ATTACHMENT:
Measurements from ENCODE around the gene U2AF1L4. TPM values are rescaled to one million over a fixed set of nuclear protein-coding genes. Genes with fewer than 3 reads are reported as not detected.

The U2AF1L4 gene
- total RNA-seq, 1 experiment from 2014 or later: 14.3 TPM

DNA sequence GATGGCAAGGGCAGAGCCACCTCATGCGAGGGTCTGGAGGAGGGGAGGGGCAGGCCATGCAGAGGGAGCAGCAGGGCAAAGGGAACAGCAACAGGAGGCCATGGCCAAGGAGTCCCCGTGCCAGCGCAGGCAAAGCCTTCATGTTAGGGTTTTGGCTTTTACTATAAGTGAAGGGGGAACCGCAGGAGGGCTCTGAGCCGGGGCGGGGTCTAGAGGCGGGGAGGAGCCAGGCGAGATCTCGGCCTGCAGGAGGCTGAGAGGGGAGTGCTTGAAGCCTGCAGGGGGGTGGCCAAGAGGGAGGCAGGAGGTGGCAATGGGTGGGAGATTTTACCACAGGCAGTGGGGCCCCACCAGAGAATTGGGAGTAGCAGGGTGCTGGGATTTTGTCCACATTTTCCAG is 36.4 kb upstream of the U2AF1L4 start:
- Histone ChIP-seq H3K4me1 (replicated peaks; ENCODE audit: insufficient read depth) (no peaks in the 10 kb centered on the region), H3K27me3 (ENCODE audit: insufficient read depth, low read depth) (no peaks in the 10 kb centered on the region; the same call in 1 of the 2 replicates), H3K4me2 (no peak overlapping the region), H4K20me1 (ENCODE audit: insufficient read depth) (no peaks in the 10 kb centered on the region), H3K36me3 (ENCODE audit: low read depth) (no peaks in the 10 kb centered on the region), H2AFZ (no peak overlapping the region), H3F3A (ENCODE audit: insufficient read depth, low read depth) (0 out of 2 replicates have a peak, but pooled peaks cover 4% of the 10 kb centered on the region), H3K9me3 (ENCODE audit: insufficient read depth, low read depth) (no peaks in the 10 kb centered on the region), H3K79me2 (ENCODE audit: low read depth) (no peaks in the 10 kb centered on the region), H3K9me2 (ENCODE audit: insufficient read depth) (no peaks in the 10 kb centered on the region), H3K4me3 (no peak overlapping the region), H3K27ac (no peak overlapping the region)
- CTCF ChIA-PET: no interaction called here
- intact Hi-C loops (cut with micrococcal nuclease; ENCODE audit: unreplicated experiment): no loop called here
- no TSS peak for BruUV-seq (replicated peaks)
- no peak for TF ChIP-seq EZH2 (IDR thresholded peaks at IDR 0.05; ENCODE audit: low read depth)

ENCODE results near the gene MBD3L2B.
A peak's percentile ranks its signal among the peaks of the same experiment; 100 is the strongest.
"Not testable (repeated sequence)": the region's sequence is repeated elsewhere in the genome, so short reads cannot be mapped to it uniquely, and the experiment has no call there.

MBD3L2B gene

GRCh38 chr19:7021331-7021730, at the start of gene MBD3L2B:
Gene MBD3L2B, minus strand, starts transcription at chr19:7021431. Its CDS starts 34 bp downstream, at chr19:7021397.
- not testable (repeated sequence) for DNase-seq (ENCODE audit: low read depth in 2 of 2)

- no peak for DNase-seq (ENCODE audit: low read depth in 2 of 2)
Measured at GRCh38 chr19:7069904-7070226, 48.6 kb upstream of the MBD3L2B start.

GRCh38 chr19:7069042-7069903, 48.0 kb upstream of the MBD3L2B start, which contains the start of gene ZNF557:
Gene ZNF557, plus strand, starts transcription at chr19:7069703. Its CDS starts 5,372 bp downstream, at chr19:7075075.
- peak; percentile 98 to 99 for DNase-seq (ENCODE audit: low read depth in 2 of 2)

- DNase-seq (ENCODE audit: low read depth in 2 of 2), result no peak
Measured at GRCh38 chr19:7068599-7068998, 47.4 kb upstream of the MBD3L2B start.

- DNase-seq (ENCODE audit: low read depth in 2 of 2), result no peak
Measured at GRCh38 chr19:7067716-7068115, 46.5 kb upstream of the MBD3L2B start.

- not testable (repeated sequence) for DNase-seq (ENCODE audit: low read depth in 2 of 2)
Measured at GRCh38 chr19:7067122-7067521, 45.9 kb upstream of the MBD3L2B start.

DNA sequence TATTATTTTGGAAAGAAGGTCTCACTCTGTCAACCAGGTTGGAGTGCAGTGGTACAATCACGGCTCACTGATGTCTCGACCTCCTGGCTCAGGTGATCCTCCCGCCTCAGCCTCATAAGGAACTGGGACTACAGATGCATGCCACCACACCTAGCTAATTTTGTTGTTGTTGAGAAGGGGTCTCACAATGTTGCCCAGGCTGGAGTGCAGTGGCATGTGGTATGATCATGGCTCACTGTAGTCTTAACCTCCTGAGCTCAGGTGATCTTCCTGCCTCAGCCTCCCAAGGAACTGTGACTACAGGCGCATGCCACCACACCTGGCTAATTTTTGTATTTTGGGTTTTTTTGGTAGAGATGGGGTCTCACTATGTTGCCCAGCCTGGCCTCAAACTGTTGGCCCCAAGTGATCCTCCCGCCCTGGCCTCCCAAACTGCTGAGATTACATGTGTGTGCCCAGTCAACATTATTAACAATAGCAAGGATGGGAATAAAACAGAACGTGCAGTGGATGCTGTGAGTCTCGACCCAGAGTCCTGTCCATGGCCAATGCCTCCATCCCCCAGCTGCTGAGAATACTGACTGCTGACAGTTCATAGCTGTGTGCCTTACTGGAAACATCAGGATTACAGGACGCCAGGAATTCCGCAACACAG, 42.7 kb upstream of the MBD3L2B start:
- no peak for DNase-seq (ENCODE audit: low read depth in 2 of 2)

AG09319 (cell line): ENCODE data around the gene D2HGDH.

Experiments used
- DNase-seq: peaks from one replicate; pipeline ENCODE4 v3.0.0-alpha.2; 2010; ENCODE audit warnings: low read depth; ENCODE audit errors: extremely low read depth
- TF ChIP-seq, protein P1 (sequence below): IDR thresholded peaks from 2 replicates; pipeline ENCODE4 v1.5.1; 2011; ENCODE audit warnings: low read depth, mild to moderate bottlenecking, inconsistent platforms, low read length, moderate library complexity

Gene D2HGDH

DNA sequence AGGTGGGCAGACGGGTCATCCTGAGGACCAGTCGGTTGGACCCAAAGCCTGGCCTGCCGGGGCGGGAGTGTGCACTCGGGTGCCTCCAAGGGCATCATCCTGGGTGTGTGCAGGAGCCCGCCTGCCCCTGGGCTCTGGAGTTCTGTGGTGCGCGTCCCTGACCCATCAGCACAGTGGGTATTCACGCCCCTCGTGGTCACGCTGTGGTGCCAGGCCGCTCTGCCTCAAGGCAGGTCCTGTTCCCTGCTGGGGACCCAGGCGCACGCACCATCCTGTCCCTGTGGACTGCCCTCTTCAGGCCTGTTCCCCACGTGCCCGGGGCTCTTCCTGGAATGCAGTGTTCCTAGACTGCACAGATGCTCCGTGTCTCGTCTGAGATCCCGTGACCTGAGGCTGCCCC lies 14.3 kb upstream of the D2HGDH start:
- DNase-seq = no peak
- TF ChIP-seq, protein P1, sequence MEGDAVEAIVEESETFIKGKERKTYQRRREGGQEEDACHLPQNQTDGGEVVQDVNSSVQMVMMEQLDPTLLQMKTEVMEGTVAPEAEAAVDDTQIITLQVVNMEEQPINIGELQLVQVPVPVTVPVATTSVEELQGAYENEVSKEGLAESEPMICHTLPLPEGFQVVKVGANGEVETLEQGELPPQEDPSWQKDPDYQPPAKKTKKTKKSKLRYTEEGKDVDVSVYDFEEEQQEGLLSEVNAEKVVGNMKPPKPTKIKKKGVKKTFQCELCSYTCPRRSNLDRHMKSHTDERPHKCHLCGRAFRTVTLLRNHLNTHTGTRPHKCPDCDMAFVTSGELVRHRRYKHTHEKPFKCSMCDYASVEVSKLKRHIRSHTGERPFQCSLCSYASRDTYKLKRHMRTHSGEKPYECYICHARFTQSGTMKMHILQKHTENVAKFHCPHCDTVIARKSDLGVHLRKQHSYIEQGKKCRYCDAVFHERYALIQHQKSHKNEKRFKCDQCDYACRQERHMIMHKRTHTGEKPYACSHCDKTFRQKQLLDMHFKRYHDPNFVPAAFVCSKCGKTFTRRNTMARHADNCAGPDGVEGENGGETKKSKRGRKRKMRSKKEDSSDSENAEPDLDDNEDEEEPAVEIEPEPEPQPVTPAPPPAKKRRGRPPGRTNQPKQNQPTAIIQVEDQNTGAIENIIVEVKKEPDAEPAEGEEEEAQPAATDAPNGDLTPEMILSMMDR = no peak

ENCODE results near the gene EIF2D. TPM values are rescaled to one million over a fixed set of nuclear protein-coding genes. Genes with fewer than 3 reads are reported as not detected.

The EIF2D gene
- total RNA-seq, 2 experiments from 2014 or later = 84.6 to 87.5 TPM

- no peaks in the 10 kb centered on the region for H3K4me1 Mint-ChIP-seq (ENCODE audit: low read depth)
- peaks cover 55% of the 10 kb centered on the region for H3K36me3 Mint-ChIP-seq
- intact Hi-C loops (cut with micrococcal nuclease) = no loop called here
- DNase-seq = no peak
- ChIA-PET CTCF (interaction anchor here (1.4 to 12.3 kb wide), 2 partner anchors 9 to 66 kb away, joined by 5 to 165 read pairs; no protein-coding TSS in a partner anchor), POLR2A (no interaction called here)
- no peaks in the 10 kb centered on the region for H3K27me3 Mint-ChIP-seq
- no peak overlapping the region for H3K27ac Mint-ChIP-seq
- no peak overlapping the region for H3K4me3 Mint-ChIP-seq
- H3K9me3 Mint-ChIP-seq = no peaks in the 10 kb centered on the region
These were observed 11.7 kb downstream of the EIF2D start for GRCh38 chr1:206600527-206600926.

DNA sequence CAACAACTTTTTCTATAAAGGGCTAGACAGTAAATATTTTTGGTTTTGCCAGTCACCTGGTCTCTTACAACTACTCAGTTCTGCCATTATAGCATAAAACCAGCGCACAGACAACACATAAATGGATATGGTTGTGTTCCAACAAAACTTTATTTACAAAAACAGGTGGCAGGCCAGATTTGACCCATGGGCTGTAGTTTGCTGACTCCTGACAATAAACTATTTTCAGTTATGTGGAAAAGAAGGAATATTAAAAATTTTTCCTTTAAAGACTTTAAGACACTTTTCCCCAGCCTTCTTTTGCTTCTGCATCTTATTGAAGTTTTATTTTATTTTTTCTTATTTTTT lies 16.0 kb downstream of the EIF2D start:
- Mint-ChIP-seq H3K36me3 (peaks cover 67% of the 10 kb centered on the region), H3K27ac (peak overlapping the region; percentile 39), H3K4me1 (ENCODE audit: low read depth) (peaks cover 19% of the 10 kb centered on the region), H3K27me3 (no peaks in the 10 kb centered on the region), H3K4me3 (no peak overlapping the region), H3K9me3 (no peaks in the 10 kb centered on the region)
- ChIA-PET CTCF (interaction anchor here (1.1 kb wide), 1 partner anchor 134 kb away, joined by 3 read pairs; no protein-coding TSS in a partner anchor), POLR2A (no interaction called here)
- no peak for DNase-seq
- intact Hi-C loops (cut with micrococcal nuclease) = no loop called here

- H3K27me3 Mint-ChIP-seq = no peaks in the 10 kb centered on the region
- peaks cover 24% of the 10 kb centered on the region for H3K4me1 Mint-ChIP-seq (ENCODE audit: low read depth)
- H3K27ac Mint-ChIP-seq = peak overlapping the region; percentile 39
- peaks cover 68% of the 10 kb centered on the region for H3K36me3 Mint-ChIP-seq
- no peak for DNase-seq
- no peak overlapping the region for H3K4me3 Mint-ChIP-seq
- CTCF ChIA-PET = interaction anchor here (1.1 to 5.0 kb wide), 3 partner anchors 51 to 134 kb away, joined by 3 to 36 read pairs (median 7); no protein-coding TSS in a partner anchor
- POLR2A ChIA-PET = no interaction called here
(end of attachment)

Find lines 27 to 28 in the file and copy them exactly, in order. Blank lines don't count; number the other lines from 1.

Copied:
Measured at GRCh38 chr19:7067122-7067521, 45.9 kb upstream of the MBD3L2B start.

DNA sequence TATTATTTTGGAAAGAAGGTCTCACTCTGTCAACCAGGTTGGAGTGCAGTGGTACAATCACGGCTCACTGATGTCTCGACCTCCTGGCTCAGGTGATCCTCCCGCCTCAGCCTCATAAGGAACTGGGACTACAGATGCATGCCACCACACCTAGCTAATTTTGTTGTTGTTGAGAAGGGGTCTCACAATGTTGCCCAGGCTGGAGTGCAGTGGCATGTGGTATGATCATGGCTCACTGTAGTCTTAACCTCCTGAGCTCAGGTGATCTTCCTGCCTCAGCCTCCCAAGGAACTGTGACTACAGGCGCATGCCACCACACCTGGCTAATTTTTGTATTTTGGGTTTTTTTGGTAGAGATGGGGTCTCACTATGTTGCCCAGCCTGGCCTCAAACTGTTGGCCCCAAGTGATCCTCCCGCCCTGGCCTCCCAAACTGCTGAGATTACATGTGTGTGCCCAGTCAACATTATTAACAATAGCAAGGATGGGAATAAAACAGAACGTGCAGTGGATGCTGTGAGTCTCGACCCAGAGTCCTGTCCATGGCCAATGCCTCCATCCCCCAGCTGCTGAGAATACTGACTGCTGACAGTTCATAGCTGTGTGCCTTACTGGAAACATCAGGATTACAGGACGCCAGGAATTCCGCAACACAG, 42.7 kb upstream of the MBD3L2B start: